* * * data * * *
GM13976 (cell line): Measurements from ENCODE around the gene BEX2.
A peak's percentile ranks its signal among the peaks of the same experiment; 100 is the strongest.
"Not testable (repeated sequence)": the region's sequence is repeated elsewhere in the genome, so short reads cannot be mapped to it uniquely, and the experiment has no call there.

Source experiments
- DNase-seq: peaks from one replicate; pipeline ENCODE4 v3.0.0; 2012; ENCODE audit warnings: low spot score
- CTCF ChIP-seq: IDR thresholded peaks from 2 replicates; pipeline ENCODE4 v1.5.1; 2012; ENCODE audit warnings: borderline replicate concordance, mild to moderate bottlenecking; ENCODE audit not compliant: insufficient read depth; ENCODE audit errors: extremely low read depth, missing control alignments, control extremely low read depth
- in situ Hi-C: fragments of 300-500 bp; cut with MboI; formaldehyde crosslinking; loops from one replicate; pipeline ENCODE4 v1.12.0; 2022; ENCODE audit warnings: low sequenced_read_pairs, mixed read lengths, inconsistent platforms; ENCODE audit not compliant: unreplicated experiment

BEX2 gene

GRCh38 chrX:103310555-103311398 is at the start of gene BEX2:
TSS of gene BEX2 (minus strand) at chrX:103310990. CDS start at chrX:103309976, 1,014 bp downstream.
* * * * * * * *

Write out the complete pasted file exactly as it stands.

GM13976 (cell line): Measurements from ENCODE around the gene BEX2.
A peak's percentile ranks its signal among the peaks of the same experiment; 100 is the strongest.
"Not testable (repeated sequence)": the region's sequence is repeated elsewhere in the genome, so short reads cannot be mapped to it uniquely, and the experiment has no call there.

Source experiments
- DNase-seq: peaks from one replicate; pipeline ENCODE4 v3.0.0; 2012; ENCODE audit warnings: low spot score
- CTCF ChIP-seq: IDR thresholded peaks from 2 replicates; pipeline ENCODE4 v1.5.1; 2012; ENCODE audit warnings: borderline replicate concordance, mild to moderate bottlenecking; ENCODE audit not compliant: insufficient read depth; ENCODE audit errors: extremely low read depth, missing control alignments, control extremely low read depth
- in situ Hi-C: fragments of 300-500 bp; cut with MboI; formaldehyde crosslinking; loops from one replicate; pipeline ENCODE4 v1.12.0; 2022; ENCODE audit warnings: low sequenced_read_pairs, mixed read lengths, inconsistent platforms; ENCODE audit not compliant: unreplicated experiment

BEX2 gene

GRCh38 chrX:103310555-103311398 is at the start of gene BEX2:
TSS of gene BEX2 (minus strand) at chrX:103310990. CDS start at chrX:103309976, 1,014 bp downstream.